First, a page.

David Falconer ‘62: Delta Chi Biography

David Falconer ‘62

Delta Chi Biography

February 8, 2022

My years in Ann Arbor and my time at Delta Chi were exciting, maturing, and life changing. I enjoyed four wonderful years of brotherhood on Hill Street, never once experiencing the loneness of a large, impersonal university, as did so many of my high-school friends. As chapter ‘D’, I learned about the management of living quarters and the handling of other-people’s money—and the intricacies of apartment ownership and management. And, as ‘E’, I learned about generating and delivering communications, both to actives and alums. I also learned how business meetings are properly and effectively conducted, polices introduced and promoted, and politics arise and are played. I was particularly mentored by Gerald MacDonald BA ‘61, who would become CEO of Comerica, and Barry Wood BA ‘61, who would become a country lawyer and mayor of Ukiah, California

After four years as an undergraduate at UofM and three-and-one half years as a member of DX fraternity, I graduated with a bachelor degree in physics, with minors in mathematics and English literature (Shakespeare mostly). I applied to a number of graduate schools, but eventually decided to remain in Ann Arbor, because my girlfriend at the time had another year until graduation, because I enjoyed a high-paying job at UofM’s Institute of Science & Technology (IST), and because I liked living/dining in the DX house, even as a graduate student. I completed my master’s degree in optical physics and married Alice Nissley, a Delta Gamma, in 1965, leaving active fraternity life at that time.

David and Tim Curtin at the Delta Chi House

In 1966 I began my doctoral studies in Ann Arbor and in 1967 carried out its experimental work at Argonne National Laboratory outside Chicago. This work entailed the collection of one million bubble-chamber photographs of proton-antiproton collisions at Argonne’s Zero Gradient Synchrotron (ZGS). These images were brought back to Ann Arbor and twice scanned by undergraduate students working 24/7 over a period of 18 months. This effort resulted in the discovery of the U(2345) particle, a comparatively heavy, but short-lived boson, one of the many particles identified by members of UofM’s physics department in the ‘60s and ‘70s.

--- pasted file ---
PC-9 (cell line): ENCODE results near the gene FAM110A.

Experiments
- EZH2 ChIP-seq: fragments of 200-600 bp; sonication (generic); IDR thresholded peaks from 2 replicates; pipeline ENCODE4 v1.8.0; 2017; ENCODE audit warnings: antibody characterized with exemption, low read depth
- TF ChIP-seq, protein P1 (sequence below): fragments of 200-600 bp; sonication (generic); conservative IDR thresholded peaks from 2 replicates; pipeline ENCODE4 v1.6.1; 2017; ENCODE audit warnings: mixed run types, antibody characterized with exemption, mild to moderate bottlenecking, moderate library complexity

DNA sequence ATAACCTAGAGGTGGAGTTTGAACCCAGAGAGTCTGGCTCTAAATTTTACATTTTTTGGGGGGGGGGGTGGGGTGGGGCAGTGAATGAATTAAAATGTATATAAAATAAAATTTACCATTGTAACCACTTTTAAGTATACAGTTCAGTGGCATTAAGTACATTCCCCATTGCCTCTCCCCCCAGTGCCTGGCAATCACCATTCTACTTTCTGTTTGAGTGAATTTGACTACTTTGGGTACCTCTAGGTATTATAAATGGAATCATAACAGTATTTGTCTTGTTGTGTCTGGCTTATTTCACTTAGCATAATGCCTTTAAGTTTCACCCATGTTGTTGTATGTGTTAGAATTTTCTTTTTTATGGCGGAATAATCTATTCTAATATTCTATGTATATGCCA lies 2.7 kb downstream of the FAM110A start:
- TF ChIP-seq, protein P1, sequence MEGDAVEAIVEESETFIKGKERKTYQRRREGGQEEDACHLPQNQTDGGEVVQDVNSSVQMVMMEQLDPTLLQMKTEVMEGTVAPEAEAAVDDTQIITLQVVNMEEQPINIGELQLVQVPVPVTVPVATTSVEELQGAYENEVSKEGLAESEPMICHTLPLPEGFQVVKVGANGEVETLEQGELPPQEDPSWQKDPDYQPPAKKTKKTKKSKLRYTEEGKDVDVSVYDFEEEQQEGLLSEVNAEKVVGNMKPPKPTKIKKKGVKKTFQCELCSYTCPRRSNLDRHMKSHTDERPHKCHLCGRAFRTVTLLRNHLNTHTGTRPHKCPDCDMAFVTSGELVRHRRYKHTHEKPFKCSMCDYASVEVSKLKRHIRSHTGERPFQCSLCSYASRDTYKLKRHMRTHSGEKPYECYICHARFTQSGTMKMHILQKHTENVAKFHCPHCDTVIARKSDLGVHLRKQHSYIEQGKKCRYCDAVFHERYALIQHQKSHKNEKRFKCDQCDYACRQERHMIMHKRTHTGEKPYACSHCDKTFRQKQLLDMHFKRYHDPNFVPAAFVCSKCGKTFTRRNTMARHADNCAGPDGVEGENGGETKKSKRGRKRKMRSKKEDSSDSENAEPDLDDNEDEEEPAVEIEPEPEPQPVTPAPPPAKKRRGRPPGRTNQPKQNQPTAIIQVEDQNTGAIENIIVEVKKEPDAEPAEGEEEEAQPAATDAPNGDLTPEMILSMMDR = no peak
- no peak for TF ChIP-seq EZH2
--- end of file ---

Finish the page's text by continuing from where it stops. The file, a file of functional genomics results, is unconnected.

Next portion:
In 1969 I graduated from Michigan with a PhD in particle physics. My thesis advisor recommended that I take post-doc at Stanford’s Linear Accelerator Center (SLAC). However, after much review, I decided academic life entailed too much poverty, so I hired on as research physicist at nearby Stanford Research Institute (SRI). At SRI, I did contract research for government agencies and civilian organizations at the institute’s Sensory Sciences Laboratory (SSL), Artificial Intelligence Center (AIC), and Remote Measurements Laboratory (RML), until my retirement in 2000.

The ‘70s stock market was mostly listless and endlessly disappointing. However, Silicon Valley real estate was on a tear, owing to the rise of Fairchild Semiconductor, Applied Materials, Intel and others. Home prices were increasing at 1% per month. With a 20% down payment, an investment in a single-family home offered five-fold leverage of the invested money. The math was far easier than that for Quantum Electro-Dynamics (QED), and the return on investment clearly astronomical. So, I jumped in with the purchase of two townhouses in Menlo Park in 1974. Several years later I traded the townhouses for apartment buildings in Menlo Park and Sunnyvale. And, I continue owning and managing income properties till this day.

In California, I continued my connection with DX fraternity. The Stanford University chapter of Delta Chi, like so many others, was a casualty of the Viet Nam War and the ‘70s counter-culture. However, its alums remained cohesive and active—and welcomed me to their football tailgates, summer picnics, and dinner parties. Later I played a significant and on-going role, along with UofM alum, Craig Nastanski ’97, in the successful re-colonization of Abracadabra Chapter at Cal Berkeley in 2001.